Charity Commission defends its handling of the Cup Trust case

The regulator says that it was "not comfortable with the charity's set-up" but concluded it could not intervene after taking legal advice

Charity Commission
Charity Commission

The Charity Commission has defended its decision not to take action against the Cup Trust, the charity that spent just £55,000 of the £176.5m it raised over two years on good causes.

Yesterday it was revealed that the Cup Trust, which makes grants to smaller charities that help children and young adults, received £97.58m in 2009/10 and £78.93m in 2010/11, yet declared spending only £55,000 on good causes during that period. The charity’s latest accounts, for the period 2010/11, reveal it also had outstanding Gift Aid claims worth more than £46m.

Sir Stephen Bubb, head of the chief executives body Acevo, said the commission had "a lot of questions to answer" for failing to take action against the charity. And Sir Stuart Etherington, chief executive of the National Council for Voluntary Organisations, said the case "raises important questions about the regulation of the charity involved".

The commission said in a statement that it was "not comfortable with the charity’s set-up" and opened an investigation into its activities in March 2010. It "seriously considered" whether or not the Cup Trust was a charity and whether it should be removed from the register, but concluded it could not be struck off because it was "legally structured as a charity". After taking independent legal advice, the investigation was closed in March 2012.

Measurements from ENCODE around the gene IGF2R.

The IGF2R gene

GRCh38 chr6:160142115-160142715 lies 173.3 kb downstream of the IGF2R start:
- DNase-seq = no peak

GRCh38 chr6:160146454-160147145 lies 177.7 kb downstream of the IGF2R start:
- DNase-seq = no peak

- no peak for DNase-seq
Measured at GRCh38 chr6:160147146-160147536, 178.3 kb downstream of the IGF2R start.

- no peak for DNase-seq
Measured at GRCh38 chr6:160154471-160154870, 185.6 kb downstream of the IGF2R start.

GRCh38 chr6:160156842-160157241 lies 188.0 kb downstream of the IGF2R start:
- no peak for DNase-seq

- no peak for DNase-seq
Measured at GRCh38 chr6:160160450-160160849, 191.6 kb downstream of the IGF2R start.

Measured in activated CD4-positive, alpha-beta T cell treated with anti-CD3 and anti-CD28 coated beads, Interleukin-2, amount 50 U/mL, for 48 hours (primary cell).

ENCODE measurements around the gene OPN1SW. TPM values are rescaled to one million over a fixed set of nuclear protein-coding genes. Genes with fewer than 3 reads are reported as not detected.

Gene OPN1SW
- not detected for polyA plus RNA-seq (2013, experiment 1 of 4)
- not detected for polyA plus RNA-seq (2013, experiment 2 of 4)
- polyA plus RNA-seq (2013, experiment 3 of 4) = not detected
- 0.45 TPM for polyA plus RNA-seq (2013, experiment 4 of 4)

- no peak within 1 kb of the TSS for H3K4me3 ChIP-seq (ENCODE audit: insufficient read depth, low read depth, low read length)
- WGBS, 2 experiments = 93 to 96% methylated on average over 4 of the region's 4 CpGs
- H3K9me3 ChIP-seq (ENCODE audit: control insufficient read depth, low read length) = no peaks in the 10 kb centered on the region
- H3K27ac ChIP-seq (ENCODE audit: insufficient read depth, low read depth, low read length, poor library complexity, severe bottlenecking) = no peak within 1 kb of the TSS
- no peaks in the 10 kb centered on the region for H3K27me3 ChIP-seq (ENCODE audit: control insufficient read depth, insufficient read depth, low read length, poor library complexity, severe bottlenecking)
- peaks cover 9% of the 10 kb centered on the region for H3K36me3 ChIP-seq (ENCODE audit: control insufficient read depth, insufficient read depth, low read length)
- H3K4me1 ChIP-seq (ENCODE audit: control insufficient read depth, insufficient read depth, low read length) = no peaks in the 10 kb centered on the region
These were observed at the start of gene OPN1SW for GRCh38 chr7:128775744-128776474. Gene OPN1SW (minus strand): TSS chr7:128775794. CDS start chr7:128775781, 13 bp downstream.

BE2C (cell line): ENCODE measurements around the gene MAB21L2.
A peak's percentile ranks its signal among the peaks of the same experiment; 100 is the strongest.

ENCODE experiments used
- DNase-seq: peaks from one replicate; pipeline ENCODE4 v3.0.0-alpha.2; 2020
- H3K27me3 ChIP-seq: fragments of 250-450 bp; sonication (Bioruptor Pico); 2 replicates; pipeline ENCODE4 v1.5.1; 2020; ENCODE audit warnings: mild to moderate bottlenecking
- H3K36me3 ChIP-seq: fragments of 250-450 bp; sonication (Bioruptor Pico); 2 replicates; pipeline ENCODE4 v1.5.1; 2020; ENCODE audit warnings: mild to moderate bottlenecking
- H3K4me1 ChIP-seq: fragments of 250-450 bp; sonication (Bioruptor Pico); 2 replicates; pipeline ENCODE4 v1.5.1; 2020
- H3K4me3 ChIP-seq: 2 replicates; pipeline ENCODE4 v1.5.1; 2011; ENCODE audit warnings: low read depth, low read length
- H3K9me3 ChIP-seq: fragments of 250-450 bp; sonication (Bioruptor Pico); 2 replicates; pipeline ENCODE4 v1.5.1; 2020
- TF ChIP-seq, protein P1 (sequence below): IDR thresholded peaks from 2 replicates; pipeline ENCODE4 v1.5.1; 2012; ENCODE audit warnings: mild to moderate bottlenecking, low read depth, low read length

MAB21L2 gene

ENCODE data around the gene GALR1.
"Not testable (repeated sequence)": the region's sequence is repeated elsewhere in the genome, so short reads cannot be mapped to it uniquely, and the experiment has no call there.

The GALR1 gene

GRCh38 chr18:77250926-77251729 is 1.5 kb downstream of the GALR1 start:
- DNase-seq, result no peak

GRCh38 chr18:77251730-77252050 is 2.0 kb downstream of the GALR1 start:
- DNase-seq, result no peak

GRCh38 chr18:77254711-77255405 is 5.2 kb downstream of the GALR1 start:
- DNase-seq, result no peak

The statement added: "We cannot take action against a charity unless we are able to demonstrate that its trustees have breached their legal duties. Nor can we take action against a charity simply on the basis that it spends a relatively small proportion of its income on charitable activities in any given year. It is acceptable under charity law to invest in a fundraising scheme and to plan expenditure over a number of years. It is for trustees to decide how to apply their charities’ funds."

The statement said that the Cup Trust had a "highly unusual structure" and that it remained to be seen whether HM Revenue & Customs would approve its Gift Aid claims.

Today, it was reported in The Times newspaper that William Shawcross, chair of the Charity Commission, would face questioning from the Public Accounts Committee over its handling of the Cup Trust next month. But a spokesman for the committee told Third Sector that no decision had been made about hearing evidence on the case.

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